Practice champions, in successful practices, are typically well-versed in regulatory requirements and reporting thresholds. ASA provides a number of educational materials related to regulation (www.asahq.org/quality-and-practice-management/macra) and AQI staff has held, for the past two years, monthly office hours where practice champions and others can learn about recent activities and ask questions of AQI and ASA staff. As a single point of contact, the practice champion also cultivates relationships with AQI and ASA staff as well as AQI’s contracted vendors.
Oftentimes, the practice champion must sort out complex and local problems associated with data submission. In many cases, practices expend resources to coordinate activities with their vendors, acquire necessary hardware and software and obtain information technology (IT) support to automate data flow to NACOR. Some practices have in-house services and expertise while others rely on outsourced or contracted services.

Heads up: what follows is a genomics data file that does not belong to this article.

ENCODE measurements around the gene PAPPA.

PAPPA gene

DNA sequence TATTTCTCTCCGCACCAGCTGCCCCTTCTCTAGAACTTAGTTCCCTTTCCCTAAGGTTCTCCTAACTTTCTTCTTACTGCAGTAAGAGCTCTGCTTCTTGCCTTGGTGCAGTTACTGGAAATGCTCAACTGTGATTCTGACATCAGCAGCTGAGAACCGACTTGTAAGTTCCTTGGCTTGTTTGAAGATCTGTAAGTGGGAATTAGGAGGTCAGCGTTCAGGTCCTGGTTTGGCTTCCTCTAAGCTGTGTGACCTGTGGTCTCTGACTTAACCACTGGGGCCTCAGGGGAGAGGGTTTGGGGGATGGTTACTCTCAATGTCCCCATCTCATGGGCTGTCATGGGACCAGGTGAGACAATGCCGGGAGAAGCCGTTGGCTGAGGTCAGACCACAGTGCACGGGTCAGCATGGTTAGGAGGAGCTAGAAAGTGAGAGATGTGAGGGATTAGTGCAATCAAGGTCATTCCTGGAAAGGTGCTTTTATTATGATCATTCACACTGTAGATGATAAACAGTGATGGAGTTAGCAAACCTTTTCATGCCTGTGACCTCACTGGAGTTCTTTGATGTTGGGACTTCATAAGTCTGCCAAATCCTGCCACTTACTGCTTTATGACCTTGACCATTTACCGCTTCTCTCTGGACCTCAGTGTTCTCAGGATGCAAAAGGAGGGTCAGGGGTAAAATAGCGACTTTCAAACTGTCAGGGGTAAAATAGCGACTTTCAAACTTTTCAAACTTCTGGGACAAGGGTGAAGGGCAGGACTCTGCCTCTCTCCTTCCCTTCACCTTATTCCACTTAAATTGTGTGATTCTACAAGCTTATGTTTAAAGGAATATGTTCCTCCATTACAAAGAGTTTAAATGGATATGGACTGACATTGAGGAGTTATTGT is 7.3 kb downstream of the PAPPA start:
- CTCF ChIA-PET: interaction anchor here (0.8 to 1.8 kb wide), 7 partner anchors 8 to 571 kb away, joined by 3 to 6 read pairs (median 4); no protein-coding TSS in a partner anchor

Preparing and aggregating disparate data for submission to NACOR can get complicated as the practice champion may need to connect different vendors with one another and AQI. Data required for submission begins with billing and administrative data. Oftentimes billing systems do not have or understand a key value needed to submit data accurately – the anesthesia episode of care identification number, or “ID.” Online, AQI provides a complete list of data elements and their definitions for practices (www.aqihq.org/files/AQI_NACOR_DATA_ELEMENT_DEFINITIONS_FINAL_v2_103116.pdf). This value is used to ultimately calculate reporting success, and incorrectly reporting this data point will invalidate all other data points. To complicate matters, clinical quality data usually is captured outside and separate from billing data. Aligning this data initially may be time-consuming but is necessary to ensure your scores and submissions are accurate and usable.